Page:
Football clubs have paid $2.14 billion to intermediaries in transfers since 2013, says new FIFA report
According to FIFA, the involvement of intermediaries in transfers in 2018 dropped dramatically to just 335 deals, most likely because most transfers this year have involved players who were out of contract.
Paris: Intermediaries acting for clubs in players' transfers have been paid $2.14 billion (1.88 billion euros) since 2013, FIFA said in a report published on Thursday.
The report revealed that over half of the total amount paid by clubs to intermediaries over the last six years came from just six percent of transfers involving middlemen acting for clubs.
Commission paid by the clubs buying the player tended to be higher than the fee paid by the selling club, the report said.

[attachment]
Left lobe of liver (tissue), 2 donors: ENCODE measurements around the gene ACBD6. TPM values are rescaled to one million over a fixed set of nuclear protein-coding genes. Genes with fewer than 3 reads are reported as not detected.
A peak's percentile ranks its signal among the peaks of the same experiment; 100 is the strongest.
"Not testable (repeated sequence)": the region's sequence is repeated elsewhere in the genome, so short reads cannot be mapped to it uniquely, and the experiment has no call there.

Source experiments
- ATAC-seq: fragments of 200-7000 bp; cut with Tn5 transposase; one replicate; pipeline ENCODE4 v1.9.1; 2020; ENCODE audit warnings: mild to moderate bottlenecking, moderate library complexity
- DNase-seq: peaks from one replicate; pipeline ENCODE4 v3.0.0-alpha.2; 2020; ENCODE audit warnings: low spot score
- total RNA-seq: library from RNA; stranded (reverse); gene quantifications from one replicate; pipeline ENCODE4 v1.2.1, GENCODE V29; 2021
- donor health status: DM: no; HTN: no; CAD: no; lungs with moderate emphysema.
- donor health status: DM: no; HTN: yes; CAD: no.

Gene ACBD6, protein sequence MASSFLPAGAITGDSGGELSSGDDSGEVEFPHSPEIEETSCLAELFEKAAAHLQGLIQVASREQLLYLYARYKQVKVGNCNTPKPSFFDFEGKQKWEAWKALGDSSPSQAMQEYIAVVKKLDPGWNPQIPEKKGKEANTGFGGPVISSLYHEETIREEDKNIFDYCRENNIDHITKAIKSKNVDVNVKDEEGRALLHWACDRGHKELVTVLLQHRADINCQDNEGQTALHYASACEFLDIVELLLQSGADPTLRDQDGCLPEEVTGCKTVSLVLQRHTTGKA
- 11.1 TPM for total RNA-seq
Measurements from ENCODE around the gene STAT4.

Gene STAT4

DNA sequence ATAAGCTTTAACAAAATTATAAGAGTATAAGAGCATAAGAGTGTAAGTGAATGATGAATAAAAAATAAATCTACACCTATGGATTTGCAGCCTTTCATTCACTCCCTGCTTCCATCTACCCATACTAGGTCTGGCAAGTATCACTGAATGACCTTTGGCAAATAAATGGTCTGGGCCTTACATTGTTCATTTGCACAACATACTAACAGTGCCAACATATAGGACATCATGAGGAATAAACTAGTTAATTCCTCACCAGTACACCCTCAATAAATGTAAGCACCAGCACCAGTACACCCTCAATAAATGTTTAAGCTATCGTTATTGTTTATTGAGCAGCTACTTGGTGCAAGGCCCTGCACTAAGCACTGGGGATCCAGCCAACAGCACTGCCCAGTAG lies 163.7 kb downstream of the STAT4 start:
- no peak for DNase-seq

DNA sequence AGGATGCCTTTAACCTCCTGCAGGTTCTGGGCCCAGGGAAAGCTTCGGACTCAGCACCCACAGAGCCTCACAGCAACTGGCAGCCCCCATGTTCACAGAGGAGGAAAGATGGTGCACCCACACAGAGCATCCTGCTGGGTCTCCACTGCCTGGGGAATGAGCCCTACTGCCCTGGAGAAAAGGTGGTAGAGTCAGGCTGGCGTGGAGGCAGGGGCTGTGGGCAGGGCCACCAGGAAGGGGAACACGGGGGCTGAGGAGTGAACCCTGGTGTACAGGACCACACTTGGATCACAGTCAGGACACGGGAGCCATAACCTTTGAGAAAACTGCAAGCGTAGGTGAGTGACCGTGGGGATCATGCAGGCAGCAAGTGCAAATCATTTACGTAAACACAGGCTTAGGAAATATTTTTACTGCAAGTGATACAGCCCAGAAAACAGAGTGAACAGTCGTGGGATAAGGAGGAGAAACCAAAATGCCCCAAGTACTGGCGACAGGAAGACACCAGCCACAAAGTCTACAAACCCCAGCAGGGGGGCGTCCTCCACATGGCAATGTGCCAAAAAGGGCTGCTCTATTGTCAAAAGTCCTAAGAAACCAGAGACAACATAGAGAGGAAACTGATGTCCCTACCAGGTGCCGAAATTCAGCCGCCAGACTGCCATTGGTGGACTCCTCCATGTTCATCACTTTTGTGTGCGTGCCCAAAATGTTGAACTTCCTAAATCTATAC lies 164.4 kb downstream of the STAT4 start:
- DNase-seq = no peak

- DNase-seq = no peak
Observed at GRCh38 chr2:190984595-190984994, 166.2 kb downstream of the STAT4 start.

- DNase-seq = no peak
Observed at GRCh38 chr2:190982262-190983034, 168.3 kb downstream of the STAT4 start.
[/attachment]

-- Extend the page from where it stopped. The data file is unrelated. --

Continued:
Since 2013, 16,825 of the total 86,212 international transfers involved at least one intermediary.
The involvement of intermediaries in transfers in 2018 dropped dramatically to just 335 deals, most likely because most transfers this year have involved players who were out of contract, the report said.
This year, clubs from England, Italy, Germany, Portugal, Spain and France were responsible for 83.9 percent of the global spend on commissions paid to intermediaries.
The report did not detail the amounts paid by agents acting for players.
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